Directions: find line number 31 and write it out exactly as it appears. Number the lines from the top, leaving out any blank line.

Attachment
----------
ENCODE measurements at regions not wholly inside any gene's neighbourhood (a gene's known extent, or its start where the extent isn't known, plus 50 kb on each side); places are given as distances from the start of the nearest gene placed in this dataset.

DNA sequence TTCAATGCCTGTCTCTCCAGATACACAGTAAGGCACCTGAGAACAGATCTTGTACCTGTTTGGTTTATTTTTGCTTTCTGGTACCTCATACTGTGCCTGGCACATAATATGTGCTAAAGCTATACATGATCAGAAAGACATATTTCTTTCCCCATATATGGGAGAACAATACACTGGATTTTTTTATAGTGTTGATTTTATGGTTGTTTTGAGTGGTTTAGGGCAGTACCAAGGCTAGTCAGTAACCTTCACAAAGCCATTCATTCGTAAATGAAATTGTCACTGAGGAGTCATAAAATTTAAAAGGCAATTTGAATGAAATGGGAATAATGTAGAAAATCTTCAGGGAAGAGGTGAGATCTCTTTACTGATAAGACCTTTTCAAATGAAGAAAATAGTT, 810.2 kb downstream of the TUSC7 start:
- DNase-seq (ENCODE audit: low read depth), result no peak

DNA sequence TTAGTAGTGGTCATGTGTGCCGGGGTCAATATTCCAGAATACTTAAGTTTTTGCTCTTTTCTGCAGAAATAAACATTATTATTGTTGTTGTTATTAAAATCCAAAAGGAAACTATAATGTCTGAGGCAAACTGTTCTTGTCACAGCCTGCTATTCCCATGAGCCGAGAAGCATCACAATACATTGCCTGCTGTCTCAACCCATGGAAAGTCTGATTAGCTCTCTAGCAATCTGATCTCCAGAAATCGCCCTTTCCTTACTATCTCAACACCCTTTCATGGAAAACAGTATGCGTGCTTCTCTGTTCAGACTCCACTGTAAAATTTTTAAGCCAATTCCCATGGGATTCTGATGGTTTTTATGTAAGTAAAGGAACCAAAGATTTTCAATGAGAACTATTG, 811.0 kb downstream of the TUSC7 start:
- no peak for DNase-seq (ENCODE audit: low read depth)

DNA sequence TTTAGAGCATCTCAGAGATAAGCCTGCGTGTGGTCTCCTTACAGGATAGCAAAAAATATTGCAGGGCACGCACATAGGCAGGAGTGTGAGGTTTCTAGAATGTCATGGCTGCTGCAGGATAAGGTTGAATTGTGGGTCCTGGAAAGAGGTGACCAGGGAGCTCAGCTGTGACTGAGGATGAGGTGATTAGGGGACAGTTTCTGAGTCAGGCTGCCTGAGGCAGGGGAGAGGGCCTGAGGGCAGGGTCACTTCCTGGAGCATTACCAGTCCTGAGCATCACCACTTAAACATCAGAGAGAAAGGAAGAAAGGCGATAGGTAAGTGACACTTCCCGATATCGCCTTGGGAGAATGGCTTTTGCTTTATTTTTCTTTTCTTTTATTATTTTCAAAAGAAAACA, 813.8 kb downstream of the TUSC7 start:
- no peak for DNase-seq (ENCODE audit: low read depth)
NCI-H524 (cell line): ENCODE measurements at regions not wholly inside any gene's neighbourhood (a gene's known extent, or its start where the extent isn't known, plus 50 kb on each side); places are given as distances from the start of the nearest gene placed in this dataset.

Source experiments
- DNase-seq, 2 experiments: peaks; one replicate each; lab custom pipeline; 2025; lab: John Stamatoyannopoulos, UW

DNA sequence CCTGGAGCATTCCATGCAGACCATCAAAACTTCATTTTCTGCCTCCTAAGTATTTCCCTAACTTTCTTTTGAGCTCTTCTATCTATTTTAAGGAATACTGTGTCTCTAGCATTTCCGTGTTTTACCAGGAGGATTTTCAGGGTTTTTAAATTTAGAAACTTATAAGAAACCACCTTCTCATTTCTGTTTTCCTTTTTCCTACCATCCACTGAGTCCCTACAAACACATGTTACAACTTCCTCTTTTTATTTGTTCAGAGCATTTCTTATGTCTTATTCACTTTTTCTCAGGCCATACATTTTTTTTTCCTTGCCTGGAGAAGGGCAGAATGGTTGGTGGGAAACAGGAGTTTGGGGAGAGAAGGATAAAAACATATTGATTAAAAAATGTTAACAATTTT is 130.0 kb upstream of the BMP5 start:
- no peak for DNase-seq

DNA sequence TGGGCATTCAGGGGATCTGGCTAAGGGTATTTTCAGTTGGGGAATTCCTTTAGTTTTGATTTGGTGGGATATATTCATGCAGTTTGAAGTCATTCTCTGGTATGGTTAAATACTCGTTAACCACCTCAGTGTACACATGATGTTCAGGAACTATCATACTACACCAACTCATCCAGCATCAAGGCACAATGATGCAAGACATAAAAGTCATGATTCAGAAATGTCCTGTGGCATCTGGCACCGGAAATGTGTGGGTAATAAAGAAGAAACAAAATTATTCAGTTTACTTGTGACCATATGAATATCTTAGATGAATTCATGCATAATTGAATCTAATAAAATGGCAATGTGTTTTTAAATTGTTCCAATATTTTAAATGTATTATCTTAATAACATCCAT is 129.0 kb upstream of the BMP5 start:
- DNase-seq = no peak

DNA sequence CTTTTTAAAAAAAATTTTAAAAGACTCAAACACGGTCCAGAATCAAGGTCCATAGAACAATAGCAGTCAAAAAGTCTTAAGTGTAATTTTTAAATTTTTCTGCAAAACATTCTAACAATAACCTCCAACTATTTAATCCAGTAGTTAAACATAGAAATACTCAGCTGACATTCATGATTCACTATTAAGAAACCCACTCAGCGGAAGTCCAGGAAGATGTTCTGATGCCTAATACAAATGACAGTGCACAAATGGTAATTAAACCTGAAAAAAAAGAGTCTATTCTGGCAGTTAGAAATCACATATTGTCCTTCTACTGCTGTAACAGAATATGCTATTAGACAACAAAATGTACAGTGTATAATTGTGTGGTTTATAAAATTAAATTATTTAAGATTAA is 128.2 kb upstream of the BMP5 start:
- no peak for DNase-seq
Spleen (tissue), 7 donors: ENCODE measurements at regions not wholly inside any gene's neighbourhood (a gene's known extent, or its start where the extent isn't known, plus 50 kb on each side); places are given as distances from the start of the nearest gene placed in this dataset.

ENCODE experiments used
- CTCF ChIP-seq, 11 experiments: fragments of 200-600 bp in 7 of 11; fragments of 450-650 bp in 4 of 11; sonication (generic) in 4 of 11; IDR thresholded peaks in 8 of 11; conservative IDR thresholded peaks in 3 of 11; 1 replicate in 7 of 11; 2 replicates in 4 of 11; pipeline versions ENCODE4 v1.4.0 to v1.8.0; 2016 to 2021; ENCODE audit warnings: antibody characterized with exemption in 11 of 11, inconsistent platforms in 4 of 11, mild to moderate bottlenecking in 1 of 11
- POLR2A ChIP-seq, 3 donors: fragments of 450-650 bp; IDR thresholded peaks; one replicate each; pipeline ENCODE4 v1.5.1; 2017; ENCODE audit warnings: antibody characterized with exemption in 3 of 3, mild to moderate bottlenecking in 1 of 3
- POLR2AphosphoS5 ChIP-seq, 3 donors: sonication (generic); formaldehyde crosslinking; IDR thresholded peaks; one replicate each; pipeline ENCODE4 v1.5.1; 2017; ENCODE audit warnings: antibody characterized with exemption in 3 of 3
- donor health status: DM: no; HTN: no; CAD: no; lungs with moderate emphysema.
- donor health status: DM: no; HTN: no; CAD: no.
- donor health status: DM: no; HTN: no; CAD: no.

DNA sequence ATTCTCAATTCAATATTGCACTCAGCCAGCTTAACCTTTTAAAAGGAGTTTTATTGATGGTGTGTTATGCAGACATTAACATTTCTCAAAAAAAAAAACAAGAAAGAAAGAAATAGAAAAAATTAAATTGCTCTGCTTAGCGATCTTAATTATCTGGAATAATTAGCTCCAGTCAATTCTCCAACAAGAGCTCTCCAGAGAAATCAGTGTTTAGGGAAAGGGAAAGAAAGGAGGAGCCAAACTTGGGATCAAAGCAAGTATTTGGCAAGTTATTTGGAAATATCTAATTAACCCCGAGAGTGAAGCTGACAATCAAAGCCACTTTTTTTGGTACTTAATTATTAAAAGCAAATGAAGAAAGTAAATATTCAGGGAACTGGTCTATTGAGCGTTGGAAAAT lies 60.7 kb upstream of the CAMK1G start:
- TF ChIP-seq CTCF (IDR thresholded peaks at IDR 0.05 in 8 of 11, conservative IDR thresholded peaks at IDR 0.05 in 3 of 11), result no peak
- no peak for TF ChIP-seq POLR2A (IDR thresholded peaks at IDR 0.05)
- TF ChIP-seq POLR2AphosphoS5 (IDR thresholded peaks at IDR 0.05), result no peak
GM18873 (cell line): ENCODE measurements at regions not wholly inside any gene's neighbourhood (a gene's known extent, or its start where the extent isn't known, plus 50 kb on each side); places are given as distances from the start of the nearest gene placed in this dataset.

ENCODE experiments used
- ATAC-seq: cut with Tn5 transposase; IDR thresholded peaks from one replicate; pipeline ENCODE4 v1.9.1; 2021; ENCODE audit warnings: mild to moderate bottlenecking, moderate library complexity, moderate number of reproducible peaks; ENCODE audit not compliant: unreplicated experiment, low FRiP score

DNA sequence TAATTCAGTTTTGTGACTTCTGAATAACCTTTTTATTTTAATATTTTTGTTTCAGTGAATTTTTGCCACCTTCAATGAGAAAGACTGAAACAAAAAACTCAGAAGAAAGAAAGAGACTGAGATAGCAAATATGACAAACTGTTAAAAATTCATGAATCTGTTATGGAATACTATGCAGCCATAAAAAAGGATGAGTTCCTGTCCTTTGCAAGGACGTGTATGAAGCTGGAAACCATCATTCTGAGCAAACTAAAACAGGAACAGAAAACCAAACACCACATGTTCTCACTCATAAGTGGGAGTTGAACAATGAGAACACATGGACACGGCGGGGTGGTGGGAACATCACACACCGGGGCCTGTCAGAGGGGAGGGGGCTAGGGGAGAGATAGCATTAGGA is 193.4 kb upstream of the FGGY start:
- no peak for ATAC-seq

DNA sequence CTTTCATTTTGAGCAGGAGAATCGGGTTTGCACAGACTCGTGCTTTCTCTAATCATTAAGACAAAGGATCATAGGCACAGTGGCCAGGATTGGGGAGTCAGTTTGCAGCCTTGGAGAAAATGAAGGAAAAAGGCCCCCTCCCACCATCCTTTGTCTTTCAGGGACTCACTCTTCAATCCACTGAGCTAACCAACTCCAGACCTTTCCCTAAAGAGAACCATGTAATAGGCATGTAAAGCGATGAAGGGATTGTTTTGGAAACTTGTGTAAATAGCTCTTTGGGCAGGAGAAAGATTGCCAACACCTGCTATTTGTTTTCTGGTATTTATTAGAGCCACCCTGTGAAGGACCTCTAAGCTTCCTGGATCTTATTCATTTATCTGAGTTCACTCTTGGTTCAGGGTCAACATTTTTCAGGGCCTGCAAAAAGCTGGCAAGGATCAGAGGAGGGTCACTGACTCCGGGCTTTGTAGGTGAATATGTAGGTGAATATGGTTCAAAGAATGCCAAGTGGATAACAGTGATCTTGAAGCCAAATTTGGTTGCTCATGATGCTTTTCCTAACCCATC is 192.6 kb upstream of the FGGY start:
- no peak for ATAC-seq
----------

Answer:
- ATAC-seq: cut with Tn5 transposase; IDR thresholded peaks from one replicate; pipeline ENCODE4 v1.9.1; 2021; ENCODE audit warnings: mild to moderate bottlenecking, moderate library complexity, moderate number of reproducible peaks; ENCODE audit not compliant: unreplicated experiment, low FRiP score